A few weeks ago I went on a spiritual retreat, alone, all by myself, alone.
I was staying at a Franciscan Monastery up in the mountains in Malibu, which made for a good distraction from the utter silence of being alone. I went for a six mile run down to the beach the first day I was there and I had a couple epiphanies. Malibu is the center of wealth in LA and the retreat center is inside a gated affluent community. From a hill above where the Franciscan retreat center sits, the measly middle class religious types can peer down on the .1% of the world while they play a quick round of tennis after work on their private courts, and hire valet service for their parties, but mostly just walk inside at 8pm and click on the Television for the evening. A note on the tennis courts, do people really play tennis that much that they need their own court? I doubt it, I think it’s just a silent nod to their level of wealth.
So I’m running down this street and a guy in his driveway yells at me to pick up my pace. I laughed awkwardly trying to discern what he was actually saying to me. Thinking in my head, this is my pace jack ass, so I run a 10 minute mile I’ve made peace with it you should too. Then as I ran away I realized he was mad I was running on his street (which didn’t have a private sign, I looked) and he wanted me to move faster to get off of it, can you believe it?!? He already had a fence towering around his property that was filled in with hedges twenty feet high to be sure no passing giants would be able see in. That is a serious need for privacy, he should just get a forehead tattoo that reads– don’t look at me.
I kept running as Telsas, Bently’s, Ferraris, and a whole lot of Range Rovers zoomed past me in their immaculate uniformity, and I was so pissed, I couldn’t get over it. I kept going through what I would have said if I went back. Something like – “well if you don’t want anyone on your street maybe you should add another gate to keep everyone out, if you’re lucky it will resemble a prison and then you will really have made it!” Buurrnnn. (I am the youngest sibling, I have a genetic pre-disposition for being bad at come-backs). I was annoyed at myself for caring so much, it was probably because he made me feel like a criminal and like I didn’t belong, that’s not a good feeling.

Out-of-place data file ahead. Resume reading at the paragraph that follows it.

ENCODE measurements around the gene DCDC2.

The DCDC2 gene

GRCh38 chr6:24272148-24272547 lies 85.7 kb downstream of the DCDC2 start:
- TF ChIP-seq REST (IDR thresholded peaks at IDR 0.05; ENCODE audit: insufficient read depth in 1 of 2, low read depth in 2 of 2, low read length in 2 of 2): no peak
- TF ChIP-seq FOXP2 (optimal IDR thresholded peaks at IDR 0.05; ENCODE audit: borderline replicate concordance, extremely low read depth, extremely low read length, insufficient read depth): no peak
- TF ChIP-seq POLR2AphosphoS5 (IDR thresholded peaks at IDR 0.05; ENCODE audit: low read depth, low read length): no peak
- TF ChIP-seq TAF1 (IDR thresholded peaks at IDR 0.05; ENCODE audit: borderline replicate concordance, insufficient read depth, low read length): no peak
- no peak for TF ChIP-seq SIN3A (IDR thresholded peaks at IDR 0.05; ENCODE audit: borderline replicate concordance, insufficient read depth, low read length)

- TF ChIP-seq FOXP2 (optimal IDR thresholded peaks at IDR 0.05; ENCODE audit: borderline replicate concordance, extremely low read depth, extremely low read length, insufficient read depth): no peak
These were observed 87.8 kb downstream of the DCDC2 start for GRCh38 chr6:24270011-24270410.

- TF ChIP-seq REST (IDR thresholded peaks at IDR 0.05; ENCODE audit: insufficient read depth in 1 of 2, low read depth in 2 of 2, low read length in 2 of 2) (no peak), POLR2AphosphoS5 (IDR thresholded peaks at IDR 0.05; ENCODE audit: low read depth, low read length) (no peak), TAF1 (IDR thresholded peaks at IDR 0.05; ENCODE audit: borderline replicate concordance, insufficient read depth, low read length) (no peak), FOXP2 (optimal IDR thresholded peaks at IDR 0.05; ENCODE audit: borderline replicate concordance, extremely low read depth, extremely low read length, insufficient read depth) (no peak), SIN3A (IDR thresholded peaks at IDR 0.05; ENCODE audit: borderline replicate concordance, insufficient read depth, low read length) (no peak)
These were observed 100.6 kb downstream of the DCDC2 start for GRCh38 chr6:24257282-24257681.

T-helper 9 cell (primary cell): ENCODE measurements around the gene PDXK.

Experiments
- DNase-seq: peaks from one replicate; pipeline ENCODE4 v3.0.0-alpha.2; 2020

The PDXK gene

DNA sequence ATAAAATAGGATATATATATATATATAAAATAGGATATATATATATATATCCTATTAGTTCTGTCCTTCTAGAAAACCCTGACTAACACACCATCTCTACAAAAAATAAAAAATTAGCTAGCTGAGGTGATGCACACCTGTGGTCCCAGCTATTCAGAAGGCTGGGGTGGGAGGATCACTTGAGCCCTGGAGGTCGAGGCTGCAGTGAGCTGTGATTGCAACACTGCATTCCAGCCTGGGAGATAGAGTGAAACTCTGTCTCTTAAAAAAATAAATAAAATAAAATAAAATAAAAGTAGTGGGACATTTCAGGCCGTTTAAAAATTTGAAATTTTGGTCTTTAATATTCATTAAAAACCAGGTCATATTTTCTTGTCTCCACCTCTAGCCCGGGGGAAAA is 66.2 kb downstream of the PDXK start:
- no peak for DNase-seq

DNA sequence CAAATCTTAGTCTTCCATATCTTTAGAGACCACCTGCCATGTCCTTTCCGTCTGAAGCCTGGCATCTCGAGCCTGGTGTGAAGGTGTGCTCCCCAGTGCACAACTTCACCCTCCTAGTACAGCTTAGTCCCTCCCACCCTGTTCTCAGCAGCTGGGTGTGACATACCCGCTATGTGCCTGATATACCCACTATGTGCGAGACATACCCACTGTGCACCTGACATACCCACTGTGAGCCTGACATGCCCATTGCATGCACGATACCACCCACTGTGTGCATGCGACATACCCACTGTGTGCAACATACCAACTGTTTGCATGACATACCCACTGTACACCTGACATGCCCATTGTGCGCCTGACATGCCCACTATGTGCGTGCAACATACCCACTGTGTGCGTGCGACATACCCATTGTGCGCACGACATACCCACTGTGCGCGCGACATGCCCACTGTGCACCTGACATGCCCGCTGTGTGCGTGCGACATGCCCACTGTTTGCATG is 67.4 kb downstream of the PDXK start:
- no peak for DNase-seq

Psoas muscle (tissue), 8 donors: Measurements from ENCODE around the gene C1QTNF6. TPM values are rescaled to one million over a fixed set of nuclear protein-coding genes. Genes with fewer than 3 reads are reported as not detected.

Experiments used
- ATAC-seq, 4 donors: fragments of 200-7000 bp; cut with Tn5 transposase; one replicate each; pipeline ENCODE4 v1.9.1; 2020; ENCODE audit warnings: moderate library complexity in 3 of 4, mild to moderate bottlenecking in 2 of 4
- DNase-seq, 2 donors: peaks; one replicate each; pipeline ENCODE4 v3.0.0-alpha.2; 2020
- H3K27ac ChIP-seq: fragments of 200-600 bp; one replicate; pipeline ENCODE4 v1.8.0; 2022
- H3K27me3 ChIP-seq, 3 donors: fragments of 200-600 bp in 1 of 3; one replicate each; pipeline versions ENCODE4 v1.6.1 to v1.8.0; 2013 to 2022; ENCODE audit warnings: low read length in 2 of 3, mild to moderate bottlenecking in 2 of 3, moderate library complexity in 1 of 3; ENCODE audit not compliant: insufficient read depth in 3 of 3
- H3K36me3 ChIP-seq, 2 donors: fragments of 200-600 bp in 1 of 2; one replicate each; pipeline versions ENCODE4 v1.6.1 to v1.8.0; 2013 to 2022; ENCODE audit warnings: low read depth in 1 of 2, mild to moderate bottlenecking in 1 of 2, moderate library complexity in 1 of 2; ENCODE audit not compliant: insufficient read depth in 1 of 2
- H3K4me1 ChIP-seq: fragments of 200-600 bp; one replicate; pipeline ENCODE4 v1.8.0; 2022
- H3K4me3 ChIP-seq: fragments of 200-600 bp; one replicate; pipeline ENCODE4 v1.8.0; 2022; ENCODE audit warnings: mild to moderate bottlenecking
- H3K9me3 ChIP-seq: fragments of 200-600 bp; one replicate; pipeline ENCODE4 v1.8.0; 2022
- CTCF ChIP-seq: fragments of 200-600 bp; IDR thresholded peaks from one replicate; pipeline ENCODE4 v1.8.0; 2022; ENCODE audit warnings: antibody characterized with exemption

So anyways, you remember in Farenheit 451 when Guy is walking and meets Clarisse and she tells him to his complete amazement that her family walks places and that her Uncle sometimes gets arrested for just being a pedestrian? She also tells him they don’t take part in all the entertainment? Remember that? How Guy’s wife spends every evening living as a character in her TV shows, which are projected on all four walls of their living room. Remember how they all have ear buds in for constant entertainment throughout the day not dissimilar from the new iPhone ear buds? REMEMBER?
Malibu is Ray Bradbury’s fulfillment! (sans the book burning). You get stared at if you are not in one of five acceptable car brands but simply walking instead. Everyone is inundated with constant entertainment, from TV to social media or at least some music playing in their headphones. This includes me, thus my second epiphany – entertainment necessitates entertainment.
Note: Ray Bradbury was sort of right, George Orwell was too, who knows, maybe Suzanne Collins has some accurate predictions as well. DUH Duh duh.
The whole first portion of the afternoon that I arrived I could not settle down. I tried to pray but my mind was still at a city pace and thus restless in the stillness. Reading kept movement in my mind, which helped but I could not for the life of me be still. This is when I went running, got yelled at, spent a couple of hours trying to wordsmith the perfect come-backs for random rich guy, and finally ended back on the hill as the sun set. By that time I had been alone and unplugged long enough I started to settle in. The view alone became wild entertainment, my eyes balls erratically followed the frantic bats for longer than would be normal, I stopped reactively looking for my phone for updates, and then I finally prayed. I am most connected to God in nature, I have no problem believing that a divine being created mountains and oceans and tiny sing song birds, they’re just too brilliant. So in the quiet of nature, I prayed like someone was listening. A.W. Tozer says we can experience God in intimate ways like any other human relationship. I don’t really think that’s true, but whatever it was that I experienced it meant something to me.
I got in my car to go home at the end of the trip, and the idea of having the radio on felt like an intrusion on my space. SHHH I wanted to say to the world, you’re so loud. The caffeine jitters of my mind finally wore of and I was for once moving slowly, with one direction, and with clarity at last. I was perfectly happy talking to myself, slowing meandering through the gardens and smiling up at that beautiful birds. Crazy? Maybe. At peace? Finally.